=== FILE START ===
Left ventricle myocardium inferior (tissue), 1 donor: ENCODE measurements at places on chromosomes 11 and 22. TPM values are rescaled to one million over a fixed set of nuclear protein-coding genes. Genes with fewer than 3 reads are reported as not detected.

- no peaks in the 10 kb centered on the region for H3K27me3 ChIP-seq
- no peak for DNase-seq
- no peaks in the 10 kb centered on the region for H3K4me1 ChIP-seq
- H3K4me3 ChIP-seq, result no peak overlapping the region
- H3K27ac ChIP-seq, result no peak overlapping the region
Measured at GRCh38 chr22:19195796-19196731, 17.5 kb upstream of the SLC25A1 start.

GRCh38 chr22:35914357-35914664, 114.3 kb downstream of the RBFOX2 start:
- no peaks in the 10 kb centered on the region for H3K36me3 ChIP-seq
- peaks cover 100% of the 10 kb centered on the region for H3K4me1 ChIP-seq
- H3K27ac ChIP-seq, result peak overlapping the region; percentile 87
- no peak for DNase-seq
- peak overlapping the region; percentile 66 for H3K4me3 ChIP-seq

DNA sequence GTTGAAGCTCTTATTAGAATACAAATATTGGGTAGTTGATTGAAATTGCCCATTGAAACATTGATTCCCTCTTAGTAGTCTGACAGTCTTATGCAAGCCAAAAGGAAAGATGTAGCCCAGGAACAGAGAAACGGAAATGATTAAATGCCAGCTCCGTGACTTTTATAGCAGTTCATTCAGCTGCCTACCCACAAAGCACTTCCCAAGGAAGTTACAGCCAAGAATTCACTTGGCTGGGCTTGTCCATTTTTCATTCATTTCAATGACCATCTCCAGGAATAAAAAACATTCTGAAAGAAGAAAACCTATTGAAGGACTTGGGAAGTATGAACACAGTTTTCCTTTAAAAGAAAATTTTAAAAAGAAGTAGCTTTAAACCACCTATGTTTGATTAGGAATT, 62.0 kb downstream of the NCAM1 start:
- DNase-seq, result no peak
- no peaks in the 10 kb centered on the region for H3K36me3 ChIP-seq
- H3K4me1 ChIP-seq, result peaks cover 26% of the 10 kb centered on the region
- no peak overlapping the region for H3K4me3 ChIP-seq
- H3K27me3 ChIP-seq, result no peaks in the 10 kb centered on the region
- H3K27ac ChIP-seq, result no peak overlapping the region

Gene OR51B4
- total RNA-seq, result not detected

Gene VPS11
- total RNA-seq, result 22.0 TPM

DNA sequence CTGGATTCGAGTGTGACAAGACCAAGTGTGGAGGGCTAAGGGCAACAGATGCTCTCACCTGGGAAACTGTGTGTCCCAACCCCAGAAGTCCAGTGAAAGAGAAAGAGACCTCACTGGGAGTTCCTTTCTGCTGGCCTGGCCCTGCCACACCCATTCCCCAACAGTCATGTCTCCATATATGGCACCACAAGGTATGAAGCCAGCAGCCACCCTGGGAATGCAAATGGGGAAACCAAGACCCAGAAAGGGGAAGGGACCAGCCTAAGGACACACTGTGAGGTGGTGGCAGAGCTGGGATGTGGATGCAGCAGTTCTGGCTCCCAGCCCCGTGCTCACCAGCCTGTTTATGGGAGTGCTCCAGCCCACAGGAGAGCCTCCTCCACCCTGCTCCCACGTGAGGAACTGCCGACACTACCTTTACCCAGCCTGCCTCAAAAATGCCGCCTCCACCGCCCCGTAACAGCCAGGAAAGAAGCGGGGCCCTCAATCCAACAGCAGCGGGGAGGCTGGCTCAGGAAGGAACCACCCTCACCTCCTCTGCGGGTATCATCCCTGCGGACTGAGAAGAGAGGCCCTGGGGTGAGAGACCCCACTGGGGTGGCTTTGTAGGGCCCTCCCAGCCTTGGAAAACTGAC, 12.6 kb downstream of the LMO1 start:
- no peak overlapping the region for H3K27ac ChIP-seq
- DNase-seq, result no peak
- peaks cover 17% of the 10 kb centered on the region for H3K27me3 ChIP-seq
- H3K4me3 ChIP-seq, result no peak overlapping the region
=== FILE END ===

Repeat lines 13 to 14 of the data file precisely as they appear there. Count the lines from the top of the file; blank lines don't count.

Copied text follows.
- peak overlapping the region; percentile 66 for H3K4me3 ChIP-seq

DNA sequence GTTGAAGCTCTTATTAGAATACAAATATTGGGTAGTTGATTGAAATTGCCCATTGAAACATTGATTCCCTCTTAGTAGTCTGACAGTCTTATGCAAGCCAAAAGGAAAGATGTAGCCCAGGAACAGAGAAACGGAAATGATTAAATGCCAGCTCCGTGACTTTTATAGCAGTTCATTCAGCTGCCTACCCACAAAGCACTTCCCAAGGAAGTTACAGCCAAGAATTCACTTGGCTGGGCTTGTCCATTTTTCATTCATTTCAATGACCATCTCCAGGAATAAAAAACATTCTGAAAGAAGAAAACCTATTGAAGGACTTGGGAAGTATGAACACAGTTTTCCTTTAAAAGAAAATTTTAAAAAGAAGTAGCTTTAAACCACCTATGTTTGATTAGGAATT, 62.0 kb downstream of the NCAM1 start: